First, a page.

Business owners often seek to control the perception of their companies so that they accurately reflect reality. This is easier said than done. Perceptions are like habits – they tend to die hard. The staffing business has long battled a sometimes lackluster perception. At BARRYSTAFF, here are the most common misconceptions we run into … and how we set the record straight.
“Temporary” employees are nothing more than short-term fixes. In truth, the term “temp” is outdated. We no longer refer to ourselves as a “temp agency,” but rather as a “staffing company.” There’s a significant difference. Gone are the days when folks would show up to the local agency each morning and collect a paycheck for a single job later that afternoon. In reality, what we’re doing is probably much different than what people are prone to imagining.
We give companies employees to try out on a limited basis. If an employee is working out then companies may extend a permanent job offer after 90 days. We handle everything until that job offer is extended. This process allows the company – and the employee – to feel each other out. One of the key analytics we study is our retention rate. In other words, we want our companies and employees to stick together. That’s our goal.
We only staff for one industry. While it’s true that staffing companies have specializations (BARRYSTAFF’s is manufacturing), many agencies are capable of recruiting for many, many fields. At BARRYSTAFF, we have placed architects, engineers and chemists. We have an entire team solely dedicated to filling clerical positions. So while manufacturing is our wheelhouse, we’ll never turn away someone looking for a communications position. Or graphic design. Or IT. We can help them too.
Job seekers have to pay to use our service. Job seekers pay nothing. Zero. Zilch. That’s not how we make money. Instead, the companies we partner with pay us to help them find quality employees. No job seeker will ever need to pay a dime to a company like BARRYSTAFF.
We only offer dead end jobs. The fact of the matter is that there is plenty of room for advancement in the jobs we hire for. Many of our placements have gone on to management positions.
We only work with struggling companies (Why else would they need a staffing company?) This is one we have to push back against fairly often. We work with big companies and small companies. Some are international. Others are hyper local. They use us because it is time-consuming to search, interview and drug screen candidates. It’s expensive. It cuts down on production. Advertising alone can run up a hefty tab. And these days, the job search is changing drastically from year to year. We live in a fast-paced digital world now, and our clients need to stay focused on what they’re doing. More of them are trusting experts like BARRYSTAFF to handle this work. It’s a specialized service during a time of rapid change.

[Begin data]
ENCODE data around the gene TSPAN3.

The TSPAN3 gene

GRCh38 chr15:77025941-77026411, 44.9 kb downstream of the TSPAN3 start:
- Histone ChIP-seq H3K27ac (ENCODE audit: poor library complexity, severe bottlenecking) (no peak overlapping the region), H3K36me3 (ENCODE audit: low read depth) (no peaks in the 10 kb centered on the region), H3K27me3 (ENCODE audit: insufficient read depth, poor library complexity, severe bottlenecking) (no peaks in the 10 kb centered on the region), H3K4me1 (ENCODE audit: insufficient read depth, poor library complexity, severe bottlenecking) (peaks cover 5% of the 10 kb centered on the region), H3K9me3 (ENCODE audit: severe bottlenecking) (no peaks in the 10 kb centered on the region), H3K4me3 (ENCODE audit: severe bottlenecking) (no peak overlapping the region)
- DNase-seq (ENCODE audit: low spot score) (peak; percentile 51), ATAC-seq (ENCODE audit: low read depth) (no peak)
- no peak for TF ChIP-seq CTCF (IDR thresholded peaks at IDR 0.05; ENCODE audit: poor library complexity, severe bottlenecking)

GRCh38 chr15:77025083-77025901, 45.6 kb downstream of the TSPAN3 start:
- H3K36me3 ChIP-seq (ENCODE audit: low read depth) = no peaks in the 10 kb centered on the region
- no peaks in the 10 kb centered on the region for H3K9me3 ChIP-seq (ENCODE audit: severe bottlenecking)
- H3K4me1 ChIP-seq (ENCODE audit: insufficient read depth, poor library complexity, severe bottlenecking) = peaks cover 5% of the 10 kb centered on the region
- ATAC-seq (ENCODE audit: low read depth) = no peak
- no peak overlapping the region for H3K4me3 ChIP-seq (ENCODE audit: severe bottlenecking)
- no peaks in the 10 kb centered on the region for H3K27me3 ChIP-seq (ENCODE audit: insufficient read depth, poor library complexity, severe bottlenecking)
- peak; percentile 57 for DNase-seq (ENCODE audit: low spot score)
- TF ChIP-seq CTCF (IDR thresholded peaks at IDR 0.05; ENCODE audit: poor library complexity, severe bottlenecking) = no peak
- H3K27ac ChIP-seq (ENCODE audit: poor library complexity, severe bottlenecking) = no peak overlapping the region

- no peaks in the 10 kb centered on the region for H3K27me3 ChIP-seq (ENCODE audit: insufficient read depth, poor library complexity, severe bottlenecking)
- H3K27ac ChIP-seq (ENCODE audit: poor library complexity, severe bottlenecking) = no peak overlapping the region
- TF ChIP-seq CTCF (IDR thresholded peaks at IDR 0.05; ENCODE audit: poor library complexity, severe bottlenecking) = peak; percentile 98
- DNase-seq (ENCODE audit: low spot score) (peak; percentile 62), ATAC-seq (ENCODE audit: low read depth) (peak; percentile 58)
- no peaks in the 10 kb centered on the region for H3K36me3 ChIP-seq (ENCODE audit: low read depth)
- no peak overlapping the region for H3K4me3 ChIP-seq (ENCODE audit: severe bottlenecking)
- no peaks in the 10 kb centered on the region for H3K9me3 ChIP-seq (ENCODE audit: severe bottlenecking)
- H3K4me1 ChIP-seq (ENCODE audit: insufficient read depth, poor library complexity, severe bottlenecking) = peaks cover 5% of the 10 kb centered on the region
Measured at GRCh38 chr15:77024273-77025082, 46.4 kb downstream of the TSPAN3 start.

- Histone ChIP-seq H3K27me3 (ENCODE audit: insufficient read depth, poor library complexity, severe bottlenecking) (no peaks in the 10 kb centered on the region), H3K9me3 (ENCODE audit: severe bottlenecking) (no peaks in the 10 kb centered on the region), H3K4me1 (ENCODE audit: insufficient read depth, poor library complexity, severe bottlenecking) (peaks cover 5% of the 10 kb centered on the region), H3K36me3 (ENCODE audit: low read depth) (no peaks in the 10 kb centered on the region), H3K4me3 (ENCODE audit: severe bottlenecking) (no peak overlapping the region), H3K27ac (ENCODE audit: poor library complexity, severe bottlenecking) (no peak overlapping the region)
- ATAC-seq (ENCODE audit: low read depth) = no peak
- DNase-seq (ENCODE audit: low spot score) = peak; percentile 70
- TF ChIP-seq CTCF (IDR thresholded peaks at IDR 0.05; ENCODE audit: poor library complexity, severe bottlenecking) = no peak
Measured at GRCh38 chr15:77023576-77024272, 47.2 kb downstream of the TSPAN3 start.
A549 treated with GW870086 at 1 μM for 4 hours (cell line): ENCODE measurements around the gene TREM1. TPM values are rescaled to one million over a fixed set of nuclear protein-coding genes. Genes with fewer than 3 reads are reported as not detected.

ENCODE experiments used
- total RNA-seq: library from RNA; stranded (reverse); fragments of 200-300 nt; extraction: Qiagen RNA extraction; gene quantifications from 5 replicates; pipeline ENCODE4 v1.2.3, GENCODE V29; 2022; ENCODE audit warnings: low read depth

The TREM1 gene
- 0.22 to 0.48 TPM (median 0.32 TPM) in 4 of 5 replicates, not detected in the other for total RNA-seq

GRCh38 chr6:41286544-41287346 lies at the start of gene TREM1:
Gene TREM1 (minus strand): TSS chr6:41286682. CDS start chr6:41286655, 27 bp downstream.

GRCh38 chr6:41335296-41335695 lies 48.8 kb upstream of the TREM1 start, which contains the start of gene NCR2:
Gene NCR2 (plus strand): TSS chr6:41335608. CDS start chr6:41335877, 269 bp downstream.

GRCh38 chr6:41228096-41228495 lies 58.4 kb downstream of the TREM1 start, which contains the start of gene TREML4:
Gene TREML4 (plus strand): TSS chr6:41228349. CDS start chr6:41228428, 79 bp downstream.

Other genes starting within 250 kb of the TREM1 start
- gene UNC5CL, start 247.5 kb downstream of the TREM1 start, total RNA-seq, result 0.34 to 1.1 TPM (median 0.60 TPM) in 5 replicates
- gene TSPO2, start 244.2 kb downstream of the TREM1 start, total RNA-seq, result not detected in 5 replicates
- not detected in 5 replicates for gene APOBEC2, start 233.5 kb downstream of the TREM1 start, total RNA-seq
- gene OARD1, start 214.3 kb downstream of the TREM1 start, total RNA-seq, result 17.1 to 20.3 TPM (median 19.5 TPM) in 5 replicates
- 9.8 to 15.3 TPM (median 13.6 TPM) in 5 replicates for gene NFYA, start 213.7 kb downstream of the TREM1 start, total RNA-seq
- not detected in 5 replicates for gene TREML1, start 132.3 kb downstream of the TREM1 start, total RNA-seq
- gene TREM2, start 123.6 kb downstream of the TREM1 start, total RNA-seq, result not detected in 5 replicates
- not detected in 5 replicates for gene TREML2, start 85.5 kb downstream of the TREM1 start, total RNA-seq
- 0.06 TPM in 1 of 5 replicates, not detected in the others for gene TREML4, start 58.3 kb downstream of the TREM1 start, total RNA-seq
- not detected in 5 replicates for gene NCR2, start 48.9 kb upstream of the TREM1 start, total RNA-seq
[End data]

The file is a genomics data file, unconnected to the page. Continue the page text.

And our services don’t stop at staffing. We often find ourselves working as a fully- functional HR branch for companies. It’s just another amenity we’re proud to offer.
By Rachel Gillett
Speaking up about problems
“No one likes to work with a whiner, but the occasional gripe emanating from someone who ordinarily doesn’t complain holds weight,” says Vicky Oliver, author of “301 Smart Answers to Tough Interview Questions.” “The key is to kvetch in moderation.”
Rosemary Haefner, chief human resources officer at CareerBuilder, tells Business Insider that you need to embrace the idea of having difficult conversations to get what you need. “Instead of backing off in fear, you’ll learn to handle tough problems while treating people with dignity and respect,” she says.
A bad performance review
Oliver says that a lackluster performance review isn’t always a career-ender, as long you take the opportunity to fix what’s wrong. “You must show you can take the feedback and respond proactively to it,” Oliver says.
Taking time off
Most Americans are leaving vacation time on the table — in fact, Americans didn’t take 658 million vacation days in 2015 and lost 222 million of them entirely because they couldn’t be rolled over, paid out, or banked for any other benefit. That adds up to about $61.4 billion in lost benefits.
“Workers are often celebrated for wearing multiple hats and logging numerous hours,” Haefner says. “But working without letup is a bad habit that can jeopardize business, health, and the life you’re supposedly working toward.”
Studies suggest that not taking enough vacation time is bad for your health, happiness, relationships, productivity, and prospects for a promotion.
Making a lateral move
Just because you’re not moving up doesn’t mean you’re making the wrong move. Vicki Salemi, a career expert for Monster, suggests making a lateral move when you’re immersed in a dead-end job, working for a toxic boss, or need a change of scenery.
“When you work for a new employer, even if your title and responsibilities, as well as salary, are pretty similar to your former one, think of it as temporary,” she says. “Once you’re in a better environment, one in which you can flourish and grow, that’s not so terrible after all.”